It’s really hard for me to pick a favourite out of these stories, so I won’t. All stories in this anthology are great in their own way and they teach valuable lessons about life. Perhaps you’ll even recognize yourself in a story or two?

It was a lot of fun reading this book in the train, even though I had to slyly cover the wonderful art that goes with each story. I wouldn’t want to upset any old ladies after all!

I’d love to recommend this anthology to all lovers of erotic stories. You’ll probably discover one or more authors or artists you had no knowledge of before.

My hope is that Kyell Gold will take it upon himself to create another wonderful anthology with a different theme!


X – Kyell Gold

The Seventh Chakra – Kevin Frane

Arkady Ryswife is a devout member of the Iolite League, a religious society dedicated to building the better world of the future. Behind the scenes, however, he is an elite soldier, a member of a covert wing of the League that ensures its ends are met where peaceful means do not suffice.

These operatives have a mission to recover crucial fragments of the world’s lost, fractured history. Arkady’s team is not the only one willing to kill for these relics   just the best. At least, until a fatal mistake leaves the team in shambles on the eve of what may be the most important mission of their lives.

Forced back into the field without delay, Arkady and his companions must recover a piece of data that the League has been seeking for years. Still reeling from their loss, they must go behind enemy lines, outsiders in a notoriously xenophobic nation. Isolated and suspicious of betrayal at every turn, they plunge into the web of one of the world’s most astonishing mysteries, a journey from which none of them will return unscathed.

Cover illustrations by Kamui.

Published by Sofawolf.

It took me a while to actually decide to buy this book. The reason for this was the blurb on the back of the book. I just wasn’t quite sure if I would enjoy it. However, because I am a horrible person and judge books by their covers, I decided to take a leap of faith and bought the book, due to the fantastic cover art. Great job there, Kamui!

This is the second book by Kevin Frane in the same setting, but I actually didn’t know that. If I’d known, I’d probably gone for his other book Thousand Leaves first. However, the two stories are independent enough of each other, that they can be read in any order.

It certainly didn’t feel like that when I started on the first chapter though. As a reader, you’re thrown into the story and into a situation where all kinds of things are happening, but you know absolutely nothing. I tend to get quite confused when characters know more than I do. It doesn’t take long until you catch up on things though. Not that you won’t get confused as a reader after that though, as this book has its fill of confusing events and characters.

Talking about characters, I have to say that I think most characters in this book are actually quite likable and interesting, including the antagonists. Arkady is a very likeable person, and Ming-Jun was also someone I enjoyed reading about. Everybody seems to have their reasons for doing things the way they do, and once I got the whole picture, I really couldn’t view the antagonists as antagonists anymore. However, there was one character that really drove me insane. SPOILER ALERT!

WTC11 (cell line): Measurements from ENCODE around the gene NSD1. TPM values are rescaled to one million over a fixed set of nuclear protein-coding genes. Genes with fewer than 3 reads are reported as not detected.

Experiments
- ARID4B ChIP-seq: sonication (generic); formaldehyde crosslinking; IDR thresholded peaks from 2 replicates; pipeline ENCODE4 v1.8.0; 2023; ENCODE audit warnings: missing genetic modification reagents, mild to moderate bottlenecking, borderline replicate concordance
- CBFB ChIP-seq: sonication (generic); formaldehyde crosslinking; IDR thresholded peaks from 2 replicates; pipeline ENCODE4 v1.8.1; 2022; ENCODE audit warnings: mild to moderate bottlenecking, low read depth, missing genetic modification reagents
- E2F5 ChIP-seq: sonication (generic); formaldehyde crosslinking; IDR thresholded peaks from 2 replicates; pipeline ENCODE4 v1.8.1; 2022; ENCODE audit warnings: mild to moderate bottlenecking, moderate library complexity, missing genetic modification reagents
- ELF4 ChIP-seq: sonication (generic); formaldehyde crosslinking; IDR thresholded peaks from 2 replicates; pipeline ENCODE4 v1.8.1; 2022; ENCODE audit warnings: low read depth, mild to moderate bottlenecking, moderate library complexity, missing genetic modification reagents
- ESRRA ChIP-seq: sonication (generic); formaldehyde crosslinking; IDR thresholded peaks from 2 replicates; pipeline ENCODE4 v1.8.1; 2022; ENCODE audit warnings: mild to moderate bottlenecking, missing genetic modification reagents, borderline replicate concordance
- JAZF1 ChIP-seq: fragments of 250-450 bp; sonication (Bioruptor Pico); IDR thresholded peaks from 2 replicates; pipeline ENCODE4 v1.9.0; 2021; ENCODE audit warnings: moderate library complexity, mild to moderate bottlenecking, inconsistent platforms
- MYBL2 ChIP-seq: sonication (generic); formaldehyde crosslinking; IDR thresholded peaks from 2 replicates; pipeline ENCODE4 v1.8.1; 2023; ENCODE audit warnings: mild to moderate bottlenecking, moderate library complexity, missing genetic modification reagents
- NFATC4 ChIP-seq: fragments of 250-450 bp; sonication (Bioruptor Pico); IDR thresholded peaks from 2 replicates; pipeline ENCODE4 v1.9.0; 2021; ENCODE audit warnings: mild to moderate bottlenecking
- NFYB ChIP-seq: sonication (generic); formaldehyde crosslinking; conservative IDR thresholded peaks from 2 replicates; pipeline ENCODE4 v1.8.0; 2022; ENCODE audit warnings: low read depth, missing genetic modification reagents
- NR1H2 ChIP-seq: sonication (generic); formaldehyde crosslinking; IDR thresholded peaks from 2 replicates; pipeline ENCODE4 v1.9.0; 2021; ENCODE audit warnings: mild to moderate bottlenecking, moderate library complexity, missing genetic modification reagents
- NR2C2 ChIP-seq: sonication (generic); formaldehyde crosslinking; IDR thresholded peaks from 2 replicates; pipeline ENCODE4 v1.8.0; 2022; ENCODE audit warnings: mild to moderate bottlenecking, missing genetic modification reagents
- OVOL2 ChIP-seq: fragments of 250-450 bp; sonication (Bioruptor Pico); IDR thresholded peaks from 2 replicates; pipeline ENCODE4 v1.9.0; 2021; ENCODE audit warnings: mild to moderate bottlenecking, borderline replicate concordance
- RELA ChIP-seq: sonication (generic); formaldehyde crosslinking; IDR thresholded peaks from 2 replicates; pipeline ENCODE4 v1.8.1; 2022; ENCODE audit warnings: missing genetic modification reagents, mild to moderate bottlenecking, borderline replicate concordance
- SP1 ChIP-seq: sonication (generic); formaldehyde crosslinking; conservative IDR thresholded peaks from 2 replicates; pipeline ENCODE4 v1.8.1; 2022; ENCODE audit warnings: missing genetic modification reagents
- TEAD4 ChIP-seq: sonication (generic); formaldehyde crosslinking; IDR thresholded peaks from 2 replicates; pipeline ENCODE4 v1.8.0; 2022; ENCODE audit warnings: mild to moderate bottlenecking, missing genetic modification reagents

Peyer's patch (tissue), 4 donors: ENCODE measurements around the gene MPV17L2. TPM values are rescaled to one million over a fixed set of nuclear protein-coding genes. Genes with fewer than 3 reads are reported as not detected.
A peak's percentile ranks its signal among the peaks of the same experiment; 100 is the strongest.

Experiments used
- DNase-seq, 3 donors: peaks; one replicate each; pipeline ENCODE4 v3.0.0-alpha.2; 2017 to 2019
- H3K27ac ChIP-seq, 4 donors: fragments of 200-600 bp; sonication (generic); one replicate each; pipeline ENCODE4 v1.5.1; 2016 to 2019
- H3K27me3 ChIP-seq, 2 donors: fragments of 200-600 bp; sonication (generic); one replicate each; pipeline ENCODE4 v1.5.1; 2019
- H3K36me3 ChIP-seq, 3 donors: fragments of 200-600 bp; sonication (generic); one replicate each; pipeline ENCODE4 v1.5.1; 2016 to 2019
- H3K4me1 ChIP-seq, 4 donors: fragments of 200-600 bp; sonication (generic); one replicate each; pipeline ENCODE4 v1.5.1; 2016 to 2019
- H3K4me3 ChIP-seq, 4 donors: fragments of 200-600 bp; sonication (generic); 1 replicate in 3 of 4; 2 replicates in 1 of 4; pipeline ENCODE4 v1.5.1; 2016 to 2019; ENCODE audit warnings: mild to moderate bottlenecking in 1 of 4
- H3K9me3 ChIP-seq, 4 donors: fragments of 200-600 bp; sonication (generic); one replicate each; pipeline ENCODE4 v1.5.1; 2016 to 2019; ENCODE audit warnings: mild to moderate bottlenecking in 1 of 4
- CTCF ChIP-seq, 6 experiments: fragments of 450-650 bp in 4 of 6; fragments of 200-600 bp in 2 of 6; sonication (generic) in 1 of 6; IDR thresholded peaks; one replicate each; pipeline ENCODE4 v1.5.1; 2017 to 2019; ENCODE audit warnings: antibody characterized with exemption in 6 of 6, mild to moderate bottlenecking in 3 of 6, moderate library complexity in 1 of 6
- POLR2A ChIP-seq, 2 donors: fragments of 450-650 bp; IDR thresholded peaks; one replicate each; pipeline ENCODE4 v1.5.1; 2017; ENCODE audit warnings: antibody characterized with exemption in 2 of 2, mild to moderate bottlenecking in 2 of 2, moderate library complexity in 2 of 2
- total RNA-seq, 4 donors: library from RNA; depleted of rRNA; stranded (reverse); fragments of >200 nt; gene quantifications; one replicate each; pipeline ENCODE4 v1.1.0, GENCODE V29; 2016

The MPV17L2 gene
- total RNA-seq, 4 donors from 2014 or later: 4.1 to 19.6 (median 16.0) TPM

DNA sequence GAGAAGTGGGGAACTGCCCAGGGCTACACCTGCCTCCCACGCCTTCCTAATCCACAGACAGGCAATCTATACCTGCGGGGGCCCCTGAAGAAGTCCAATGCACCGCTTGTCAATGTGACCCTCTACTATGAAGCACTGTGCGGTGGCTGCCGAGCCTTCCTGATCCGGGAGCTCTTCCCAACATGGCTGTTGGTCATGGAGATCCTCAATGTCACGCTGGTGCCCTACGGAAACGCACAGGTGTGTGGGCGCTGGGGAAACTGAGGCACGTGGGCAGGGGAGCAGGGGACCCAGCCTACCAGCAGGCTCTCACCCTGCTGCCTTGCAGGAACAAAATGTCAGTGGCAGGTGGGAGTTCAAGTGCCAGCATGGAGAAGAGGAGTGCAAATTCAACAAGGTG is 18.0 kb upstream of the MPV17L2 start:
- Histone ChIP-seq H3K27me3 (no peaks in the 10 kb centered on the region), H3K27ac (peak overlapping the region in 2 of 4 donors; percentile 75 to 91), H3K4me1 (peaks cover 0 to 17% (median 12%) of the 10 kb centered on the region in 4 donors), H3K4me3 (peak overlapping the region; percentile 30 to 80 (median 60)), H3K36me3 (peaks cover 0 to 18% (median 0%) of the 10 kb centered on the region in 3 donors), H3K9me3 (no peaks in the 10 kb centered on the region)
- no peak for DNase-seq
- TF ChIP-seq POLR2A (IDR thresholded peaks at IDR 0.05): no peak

The one person in the whole book that I absolutely couldn’t stand was Il-Hyeong. This was mainly because I had absolutely no idea why that character did what he did. Usually, it’s quite easy for me to understand why certain characters do certain things, but this fox is an enigma. There were many moments in this book where I would’ve loved to personally shoot him in the face. It’s too bad that Arkady had too big a heart to do so, which was another point of frustration. This one character killed off some of the characters I liked most, and his paranoia level was over 9000, which made him a real pain in the ass. I’d say I was relieved whenever he was out of the picture for a while.

I think Frane meant for him to be a mystery and a point of frustration though, because when a character is this messed up, it has to be intentional. Good job at playing with my emotions, Frane!


The world in which all of these events take place is wonderfully designed by Frane, and he seems to have thought of everything while designing it. The thing I loved most about it, is that it takes place in the far far future, but it doesn’t feel too sci-fi for me. The history of the world, the different religious and cultural groups, and the way that Frane portrayed the world in the book just made it feel complete. Even though I didn’t know anything of this setting, the book gave me a very subtle guided tour while I was following the story.

I cannot say for sure, but it seems to me that the story took place in a world inspired by Asia, perhaps due to Frane having lived in Japan for a while? I base this on the character’s names, which definitely sound Chinese and Korean to me, and on the implementation of Zhōngwén, which is basically a form of Chinese. I’d suspected this as soon as the language was used in the book, but didn’t know for sure until the very end.

Due to me actually being unable to really point out the true antagonists in this book, I had trouble putting my finger on the actual plot. We were following Arkady on his mission, of course, but there were so many questions I had while reading, that I sometimes got a little confused. The characters themselves also had no idea what was going on most of the time. That one character being such an asshole really didn’t help either. Frane truly plunged us into a giant web of deceit, lies, betrayal, and secrets.

However, most of the questions actually get answered by the time you get to the end, and I must say that I’m quite pleased with the path Arkady chose for himself.

After reading this book, I can honestly say that I really enjoyed it, and I’m looking forward to reading Thousand Leaves as well, when that time comes.



The Seventh Chakra – Kevin Frane